OTTAWA: Canadian businesses are again considering investments to spur productivity and growth, according to the Bank of Canada’s Autumn Business Outlook Survey.
The outlook, released today, is the result of interviews with executives from 100 companies across Canada. The results are recorded as a balance-of-opinion. And on balance, firms are reporting an increase in sales over the past 12 months and say they expect a continued improvement over the next year.
Indeed, this sentiment rose to a new high, suggesting an increase in investment in machinery and equipment over the next 12 months. The report says many firms are anticipating a return to “more normal levels of spending,” while focusing on enhancing productivity or expanding into more profitable lines of business.
More companies are also citing labour shortages and a lack of workers with highly specialized knowledge as restrictions to their their ability to meet demand, though this number is not as high as it was before the recession began.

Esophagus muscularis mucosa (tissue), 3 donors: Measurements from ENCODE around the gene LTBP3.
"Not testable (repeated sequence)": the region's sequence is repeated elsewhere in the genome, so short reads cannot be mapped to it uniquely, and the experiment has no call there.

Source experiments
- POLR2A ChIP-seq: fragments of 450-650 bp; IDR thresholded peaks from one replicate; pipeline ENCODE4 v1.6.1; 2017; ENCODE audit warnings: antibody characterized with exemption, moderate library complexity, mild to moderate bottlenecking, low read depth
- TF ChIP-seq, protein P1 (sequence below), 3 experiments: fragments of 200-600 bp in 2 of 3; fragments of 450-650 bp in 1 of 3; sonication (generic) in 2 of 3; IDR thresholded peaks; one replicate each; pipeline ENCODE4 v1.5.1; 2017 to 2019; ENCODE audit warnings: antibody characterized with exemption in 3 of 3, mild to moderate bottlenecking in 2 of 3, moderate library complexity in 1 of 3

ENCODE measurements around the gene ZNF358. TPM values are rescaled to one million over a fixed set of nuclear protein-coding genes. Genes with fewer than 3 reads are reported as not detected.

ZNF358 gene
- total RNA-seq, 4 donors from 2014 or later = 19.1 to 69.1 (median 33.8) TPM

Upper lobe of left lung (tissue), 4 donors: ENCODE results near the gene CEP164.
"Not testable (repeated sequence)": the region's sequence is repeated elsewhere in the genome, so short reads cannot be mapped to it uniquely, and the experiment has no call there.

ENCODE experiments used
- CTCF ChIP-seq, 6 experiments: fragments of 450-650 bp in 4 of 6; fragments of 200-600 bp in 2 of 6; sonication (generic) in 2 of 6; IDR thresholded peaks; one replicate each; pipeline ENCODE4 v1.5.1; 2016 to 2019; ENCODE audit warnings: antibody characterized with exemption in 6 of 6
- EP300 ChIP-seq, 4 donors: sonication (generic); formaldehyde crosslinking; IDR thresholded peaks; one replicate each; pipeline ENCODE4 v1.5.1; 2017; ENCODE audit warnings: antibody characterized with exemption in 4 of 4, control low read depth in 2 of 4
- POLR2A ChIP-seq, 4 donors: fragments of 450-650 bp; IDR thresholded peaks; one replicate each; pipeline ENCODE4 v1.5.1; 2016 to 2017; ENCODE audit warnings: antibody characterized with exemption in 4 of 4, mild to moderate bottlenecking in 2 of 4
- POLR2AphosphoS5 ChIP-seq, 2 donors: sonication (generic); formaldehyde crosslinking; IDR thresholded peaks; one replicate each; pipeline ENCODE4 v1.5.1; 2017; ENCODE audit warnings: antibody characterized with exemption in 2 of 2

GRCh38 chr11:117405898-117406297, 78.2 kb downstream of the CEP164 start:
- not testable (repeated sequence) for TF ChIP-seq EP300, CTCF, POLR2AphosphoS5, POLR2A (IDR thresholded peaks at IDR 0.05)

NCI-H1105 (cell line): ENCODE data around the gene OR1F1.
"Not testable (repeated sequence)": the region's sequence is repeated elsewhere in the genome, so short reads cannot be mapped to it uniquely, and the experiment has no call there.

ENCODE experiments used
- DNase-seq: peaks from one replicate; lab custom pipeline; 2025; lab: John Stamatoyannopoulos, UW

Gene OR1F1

But this anecdotal evidence is inconsistent with the balance of opinion on hiring, which declined in the third quarter, indicating a loss of momentum in the economic recovery.
The sentiment is also borne out by Statistics canada’s Labour Force Survey for September, which reported a relatively flat labour market with employment declines in some provinces, including Ontario, Saskatchewan, New Brunswick and PEI.
Perrin Beatty, president and CEO of the Canadian Chamber of Commerce, says the employment situation must become the prime focus of the Federal Government.
“While we still see the recovery taking hold, the loss of jobs indicates that it is fragile and that we need to do everything we can to see it continue,” says Beatty.
“The figures in the [Statistics Canada] report confirm the wisdom of the government’s decision to hold EI premium increases to a minimum in the coming year and also underscore the importance of a clear message that the corporate tax relief that has been promised will continue. Business confidence requires certainty and calls by some politicians to add a multiple-billion dollar tax bill to what businesses have been told to plan for will discourage investment and job-creation.”